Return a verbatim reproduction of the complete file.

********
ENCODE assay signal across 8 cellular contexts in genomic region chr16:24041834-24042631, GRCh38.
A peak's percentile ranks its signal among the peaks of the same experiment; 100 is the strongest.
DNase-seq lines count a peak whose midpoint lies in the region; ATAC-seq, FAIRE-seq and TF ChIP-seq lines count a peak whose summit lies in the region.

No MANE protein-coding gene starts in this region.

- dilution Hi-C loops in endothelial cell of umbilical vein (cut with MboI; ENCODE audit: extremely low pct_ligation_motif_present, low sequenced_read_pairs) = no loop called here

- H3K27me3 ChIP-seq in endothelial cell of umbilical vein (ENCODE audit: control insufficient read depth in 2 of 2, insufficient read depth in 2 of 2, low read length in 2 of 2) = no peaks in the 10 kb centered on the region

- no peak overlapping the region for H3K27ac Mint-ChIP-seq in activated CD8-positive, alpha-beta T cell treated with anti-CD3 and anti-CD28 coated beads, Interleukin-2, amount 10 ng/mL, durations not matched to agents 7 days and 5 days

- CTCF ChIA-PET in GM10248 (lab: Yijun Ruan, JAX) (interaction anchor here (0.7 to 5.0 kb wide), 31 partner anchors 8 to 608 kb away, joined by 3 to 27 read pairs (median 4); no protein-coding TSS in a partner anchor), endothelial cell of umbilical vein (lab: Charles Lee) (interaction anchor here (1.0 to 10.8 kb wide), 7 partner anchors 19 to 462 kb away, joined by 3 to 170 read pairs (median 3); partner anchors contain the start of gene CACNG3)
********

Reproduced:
ENCODE assay signal across 8 cellular contexts in genomic region chr16:24041834-24042631, GRCh38.
A peak's percentile ranks its signal among the peaks of the same experiment; 100 is the strongest.
DNase-seq lines count a peak whose midpoint lies in the region; ATAC-seq, FAIRE-seq and TF ChIP-seq lines count a peak whose summit lies in the region.

No MANE protein-coding gene starts in this region.

- dilution Hi-C loops in endothelial cell of umbilical vein (cut with MboI; ENCODE audit: extremely low pct_ligation_motif_present, low sequenced_read_pairs) = no loop called here

- H3K27me3 ChIP-seq in endothelial cell of umbilical vein (ENCODE audit: control insufficient read depth in 2 of 2, insufficient read depth in 2 of 2, low read length in 2 of 2) = no peaks in the 10 kb centered on the region

- no peak overlapping the region for H3K27ac Mint-ChIP-seq in activated CD8-positive, alpha-beta T cell treated with anti-CD3 and anti-CD28 coated beads, Interleukin-2, amount 10 ng/mL, durations not matched to agents 7 days and 5 days

- CTCF ChIA-PET in GM10248 (lab: Yijun Ruan, JAX) (interaction anchor here (0.7 to 5.0 kb wide), 31 partner anchors 8 to 608 kb away, joined by 3 to 27 read pairs (median 4); no protein-coding TSS in a partner anchor), endothelial cell of umbilical vein (lab: Charles Lee) (interaction anchor here (1.0 to 10.8 kb wide), 7 partner anchors 19 to 462 kb away, joined by 3 to 170 read pairs (median 3); partner anchors contain the start of gene CACNG3)